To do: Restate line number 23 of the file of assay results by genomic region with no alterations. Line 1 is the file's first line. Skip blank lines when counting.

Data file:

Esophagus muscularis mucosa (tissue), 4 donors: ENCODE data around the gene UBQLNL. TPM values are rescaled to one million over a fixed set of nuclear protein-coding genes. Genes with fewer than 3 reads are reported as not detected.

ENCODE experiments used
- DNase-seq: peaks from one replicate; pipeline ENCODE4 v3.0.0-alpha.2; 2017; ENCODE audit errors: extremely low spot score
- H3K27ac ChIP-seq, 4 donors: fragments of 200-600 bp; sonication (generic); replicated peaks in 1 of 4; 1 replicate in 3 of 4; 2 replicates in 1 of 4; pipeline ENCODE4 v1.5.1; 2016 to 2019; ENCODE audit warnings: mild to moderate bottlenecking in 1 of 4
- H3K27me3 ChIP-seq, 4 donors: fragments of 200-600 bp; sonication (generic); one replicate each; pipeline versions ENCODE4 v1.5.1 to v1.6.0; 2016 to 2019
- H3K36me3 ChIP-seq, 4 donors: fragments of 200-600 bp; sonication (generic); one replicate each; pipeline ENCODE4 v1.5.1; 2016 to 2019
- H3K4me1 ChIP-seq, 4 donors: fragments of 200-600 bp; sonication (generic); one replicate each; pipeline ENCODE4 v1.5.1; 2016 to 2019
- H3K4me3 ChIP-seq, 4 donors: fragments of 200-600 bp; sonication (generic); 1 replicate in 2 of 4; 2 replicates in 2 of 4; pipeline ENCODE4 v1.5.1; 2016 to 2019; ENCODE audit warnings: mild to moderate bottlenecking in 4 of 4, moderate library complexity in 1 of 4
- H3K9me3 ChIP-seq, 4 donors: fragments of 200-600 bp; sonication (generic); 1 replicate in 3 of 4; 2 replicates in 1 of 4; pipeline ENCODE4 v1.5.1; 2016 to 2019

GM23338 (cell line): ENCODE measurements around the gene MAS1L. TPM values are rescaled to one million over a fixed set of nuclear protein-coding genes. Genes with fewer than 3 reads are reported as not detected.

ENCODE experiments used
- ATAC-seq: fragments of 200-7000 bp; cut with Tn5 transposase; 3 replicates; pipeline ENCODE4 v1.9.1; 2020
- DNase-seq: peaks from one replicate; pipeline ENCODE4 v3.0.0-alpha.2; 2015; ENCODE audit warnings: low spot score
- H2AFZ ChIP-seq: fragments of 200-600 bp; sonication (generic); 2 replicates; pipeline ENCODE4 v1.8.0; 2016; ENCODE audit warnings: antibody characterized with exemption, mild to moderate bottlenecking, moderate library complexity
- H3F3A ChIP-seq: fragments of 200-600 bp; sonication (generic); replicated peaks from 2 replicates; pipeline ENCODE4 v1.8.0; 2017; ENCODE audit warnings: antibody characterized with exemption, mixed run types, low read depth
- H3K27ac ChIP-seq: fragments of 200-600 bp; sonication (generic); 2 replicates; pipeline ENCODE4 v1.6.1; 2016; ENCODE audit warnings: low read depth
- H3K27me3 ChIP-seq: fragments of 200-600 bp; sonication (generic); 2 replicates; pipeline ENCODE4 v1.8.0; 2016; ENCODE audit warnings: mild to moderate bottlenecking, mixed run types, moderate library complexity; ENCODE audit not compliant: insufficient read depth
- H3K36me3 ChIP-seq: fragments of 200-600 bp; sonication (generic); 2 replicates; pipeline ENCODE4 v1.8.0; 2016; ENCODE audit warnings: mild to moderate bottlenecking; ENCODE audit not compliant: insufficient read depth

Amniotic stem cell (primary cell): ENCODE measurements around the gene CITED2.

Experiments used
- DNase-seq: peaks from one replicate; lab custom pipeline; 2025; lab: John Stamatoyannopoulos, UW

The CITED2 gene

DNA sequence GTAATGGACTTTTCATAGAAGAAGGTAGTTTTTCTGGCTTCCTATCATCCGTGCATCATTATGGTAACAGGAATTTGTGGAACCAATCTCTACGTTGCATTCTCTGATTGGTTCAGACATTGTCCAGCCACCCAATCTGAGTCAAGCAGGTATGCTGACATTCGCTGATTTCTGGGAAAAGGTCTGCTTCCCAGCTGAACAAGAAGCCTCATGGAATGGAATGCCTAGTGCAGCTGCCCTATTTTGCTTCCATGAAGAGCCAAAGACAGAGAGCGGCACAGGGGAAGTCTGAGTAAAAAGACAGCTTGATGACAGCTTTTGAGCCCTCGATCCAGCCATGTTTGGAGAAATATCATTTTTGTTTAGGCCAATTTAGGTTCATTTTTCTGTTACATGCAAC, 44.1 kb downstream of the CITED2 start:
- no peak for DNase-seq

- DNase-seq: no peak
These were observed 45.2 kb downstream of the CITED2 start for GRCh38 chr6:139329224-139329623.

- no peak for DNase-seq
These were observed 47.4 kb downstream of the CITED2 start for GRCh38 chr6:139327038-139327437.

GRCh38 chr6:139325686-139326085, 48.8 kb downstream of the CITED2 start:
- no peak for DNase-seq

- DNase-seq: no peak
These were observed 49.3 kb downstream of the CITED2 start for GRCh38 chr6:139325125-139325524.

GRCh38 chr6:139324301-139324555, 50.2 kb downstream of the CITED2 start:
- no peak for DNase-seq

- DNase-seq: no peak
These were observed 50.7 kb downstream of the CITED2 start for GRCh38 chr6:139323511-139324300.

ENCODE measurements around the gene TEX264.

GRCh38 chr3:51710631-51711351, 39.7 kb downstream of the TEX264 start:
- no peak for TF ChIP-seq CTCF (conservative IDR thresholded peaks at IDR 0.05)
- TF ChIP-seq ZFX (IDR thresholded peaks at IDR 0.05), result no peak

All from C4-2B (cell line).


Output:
DNA sequence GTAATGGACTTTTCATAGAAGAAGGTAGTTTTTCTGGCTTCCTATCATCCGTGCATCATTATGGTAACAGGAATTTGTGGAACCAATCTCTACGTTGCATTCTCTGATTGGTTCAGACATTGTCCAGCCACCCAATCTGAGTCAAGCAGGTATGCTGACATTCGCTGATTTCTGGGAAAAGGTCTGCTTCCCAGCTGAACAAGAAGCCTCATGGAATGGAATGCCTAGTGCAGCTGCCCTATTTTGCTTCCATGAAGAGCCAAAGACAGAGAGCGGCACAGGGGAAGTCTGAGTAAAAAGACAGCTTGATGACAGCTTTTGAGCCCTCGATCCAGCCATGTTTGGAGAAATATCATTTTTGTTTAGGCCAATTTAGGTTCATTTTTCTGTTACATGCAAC, 44.1 kb downstream of the CITED2 start: